Thursday, May 9, 2013

cherry #20 with new pot

wild cherry, Prunsu crasifera, pot by Juergen Hilken



Kenneth Olsen said...

Hello Walter.
Firstly - I have been reading your blog for a couple of years now and really appreciate your work and your documentation of it. I want to thank you for that.

This tree looks really nice. I was wondering your view on taper on the branches? Will the crown be a lot bigger on this tree to get more taper\ramification? Or is it not really needed for such type of material?
I just noticed they are the same thickness most of the way to the end and wondered.
I know you are a big favour of the natural style and maybe this is part of it.
What are your view on this. I am very interest in your thoughts on this.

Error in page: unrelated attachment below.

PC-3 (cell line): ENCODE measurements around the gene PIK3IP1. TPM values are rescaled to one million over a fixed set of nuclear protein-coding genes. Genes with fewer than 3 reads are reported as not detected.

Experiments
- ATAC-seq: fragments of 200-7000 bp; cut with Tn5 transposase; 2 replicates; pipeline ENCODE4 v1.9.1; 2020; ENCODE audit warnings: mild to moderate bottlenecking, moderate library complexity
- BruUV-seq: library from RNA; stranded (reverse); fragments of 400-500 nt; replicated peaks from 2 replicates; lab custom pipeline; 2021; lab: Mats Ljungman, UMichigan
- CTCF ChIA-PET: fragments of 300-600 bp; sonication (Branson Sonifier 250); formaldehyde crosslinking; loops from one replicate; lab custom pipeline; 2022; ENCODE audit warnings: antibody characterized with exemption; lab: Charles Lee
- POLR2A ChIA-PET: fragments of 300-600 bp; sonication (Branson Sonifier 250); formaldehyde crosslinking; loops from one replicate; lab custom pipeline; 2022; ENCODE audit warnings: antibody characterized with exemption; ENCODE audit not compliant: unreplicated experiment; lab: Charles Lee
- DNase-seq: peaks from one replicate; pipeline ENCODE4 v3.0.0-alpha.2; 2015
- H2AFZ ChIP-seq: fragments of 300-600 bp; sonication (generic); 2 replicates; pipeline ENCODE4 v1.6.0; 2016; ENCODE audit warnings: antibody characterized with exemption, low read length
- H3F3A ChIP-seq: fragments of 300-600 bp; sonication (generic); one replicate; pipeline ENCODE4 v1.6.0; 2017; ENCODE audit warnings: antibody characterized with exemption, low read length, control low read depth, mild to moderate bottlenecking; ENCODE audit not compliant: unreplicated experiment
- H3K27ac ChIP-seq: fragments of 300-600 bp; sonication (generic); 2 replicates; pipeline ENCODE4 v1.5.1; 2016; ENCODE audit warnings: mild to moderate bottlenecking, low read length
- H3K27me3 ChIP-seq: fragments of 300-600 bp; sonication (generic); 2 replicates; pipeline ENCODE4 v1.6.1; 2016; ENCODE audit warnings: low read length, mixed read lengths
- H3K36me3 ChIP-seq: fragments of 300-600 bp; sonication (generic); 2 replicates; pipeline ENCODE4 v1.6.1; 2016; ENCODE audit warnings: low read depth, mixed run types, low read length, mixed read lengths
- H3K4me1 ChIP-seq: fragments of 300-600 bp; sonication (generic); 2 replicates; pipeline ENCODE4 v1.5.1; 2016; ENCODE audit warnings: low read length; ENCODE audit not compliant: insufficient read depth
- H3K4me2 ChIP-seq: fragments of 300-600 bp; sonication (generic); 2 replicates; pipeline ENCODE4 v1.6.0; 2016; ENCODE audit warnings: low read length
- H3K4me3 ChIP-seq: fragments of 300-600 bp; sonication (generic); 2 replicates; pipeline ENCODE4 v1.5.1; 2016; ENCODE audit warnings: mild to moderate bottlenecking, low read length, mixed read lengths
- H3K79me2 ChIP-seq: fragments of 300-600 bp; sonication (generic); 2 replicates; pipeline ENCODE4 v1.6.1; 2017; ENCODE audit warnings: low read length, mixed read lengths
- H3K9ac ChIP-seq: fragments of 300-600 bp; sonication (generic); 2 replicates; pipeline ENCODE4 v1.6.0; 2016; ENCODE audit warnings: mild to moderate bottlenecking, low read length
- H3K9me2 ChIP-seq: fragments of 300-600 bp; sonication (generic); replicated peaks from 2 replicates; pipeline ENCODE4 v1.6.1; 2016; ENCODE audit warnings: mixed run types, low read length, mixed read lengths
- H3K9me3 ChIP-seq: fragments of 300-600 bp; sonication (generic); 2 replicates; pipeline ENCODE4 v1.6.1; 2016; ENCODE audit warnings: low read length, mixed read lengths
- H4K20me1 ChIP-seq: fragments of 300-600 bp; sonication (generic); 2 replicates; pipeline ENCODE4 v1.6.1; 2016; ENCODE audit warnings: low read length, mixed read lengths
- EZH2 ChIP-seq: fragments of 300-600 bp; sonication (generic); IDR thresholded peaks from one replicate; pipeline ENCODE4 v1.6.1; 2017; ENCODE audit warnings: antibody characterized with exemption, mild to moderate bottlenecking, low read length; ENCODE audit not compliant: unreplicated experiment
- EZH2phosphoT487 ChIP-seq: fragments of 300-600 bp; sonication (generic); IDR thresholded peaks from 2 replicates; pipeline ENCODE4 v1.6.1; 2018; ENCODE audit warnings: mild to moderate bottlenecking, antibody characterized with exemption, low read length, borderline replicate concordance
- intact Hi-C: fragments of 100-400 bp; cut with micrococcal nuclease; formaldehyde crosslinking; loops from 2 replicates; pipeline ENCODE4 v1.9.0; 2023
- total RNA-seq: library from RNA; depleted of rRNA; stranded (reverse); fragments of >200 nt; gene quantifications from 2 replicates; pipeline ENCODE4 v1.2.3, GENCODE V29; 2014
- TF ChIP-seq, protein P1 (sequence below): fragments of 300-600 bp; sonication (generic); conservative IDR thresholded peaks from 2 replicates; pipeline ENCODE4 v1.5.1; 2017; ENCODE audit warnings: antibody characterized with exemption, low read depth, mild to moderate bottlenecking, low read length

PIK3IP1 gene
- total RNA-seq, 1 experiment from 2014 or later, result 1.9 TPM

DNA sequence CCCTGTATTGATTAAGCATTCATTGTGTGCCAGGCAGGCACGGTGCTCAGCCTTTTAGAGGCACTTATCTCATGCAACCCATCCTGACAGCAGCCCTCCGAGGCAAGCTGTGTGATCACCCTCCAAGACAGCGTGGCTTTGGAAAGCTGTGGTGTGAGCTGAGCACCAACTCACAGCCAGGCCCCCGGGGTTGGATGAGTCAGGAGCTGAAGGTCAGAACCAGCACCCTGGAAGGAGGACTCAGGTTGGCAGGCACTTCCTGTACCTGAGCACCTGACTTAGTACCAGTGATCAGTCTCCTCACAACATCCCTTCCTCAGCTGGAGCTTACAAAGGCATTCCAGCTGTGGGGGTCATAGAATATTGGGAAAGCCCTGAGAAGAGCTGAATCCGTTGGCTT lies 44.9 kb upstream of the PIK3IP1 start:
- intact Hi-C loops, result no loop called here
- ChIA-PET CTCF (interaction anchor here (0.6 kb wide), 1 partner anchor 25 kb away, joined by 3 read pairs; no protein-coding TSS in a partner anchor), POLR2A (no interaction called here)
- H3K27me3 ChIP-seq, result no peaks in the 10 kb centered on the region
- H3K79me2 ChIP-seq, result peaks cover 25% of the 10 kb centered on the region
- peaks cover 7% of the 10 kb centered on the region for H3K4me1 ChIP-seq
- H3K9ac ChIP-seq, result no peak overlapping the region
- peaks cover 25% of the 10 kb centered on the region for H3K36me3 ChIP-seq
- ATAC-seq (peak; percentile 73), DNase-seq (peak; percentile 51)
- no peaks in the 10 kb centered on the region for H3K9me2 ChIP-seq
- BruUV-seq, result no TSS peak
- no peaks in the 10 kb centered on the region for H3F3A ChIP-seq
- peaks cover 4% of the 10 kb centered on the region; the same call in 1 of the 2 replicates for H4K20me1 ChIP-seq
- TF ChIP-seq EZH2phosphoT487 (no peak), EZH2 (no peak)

All the best from Denmark

Walter Pall said...


your observation is correct. To be honest it does not bother me. With the hedge cutting method (letting grow freely everything for a few weeks and then prune drastically) this will get better over time. Also the abrupt change in taper where the thick branches were cut will improve. It will always be visible. The crown will NOT get bigger, it will stay about that size and shape. In nature one does not have the taper on branches just as as appreciated by bonsai enthusiasts. Big branches look more like on this tree. Therefore it does not bother me.

How do you get a small tree in the naturalistic style? You avoid everything that makes a bonsai. You avoid the stereotypes.
Therefore one should not be surprised if it does not look right to those who are so used to see a bonsai and never look at real trees.

Nobody has to like it. Times will change, folks will get used to it.

Kenneth Olsen said...

Hello again Walter,
Thank you so much for your reply as I really respect your opinion. You answer makes sense to me.
Your trees are stunning and it is countless amount of time I have spent studying your blog and trees.
All the best to you, your health and your trees.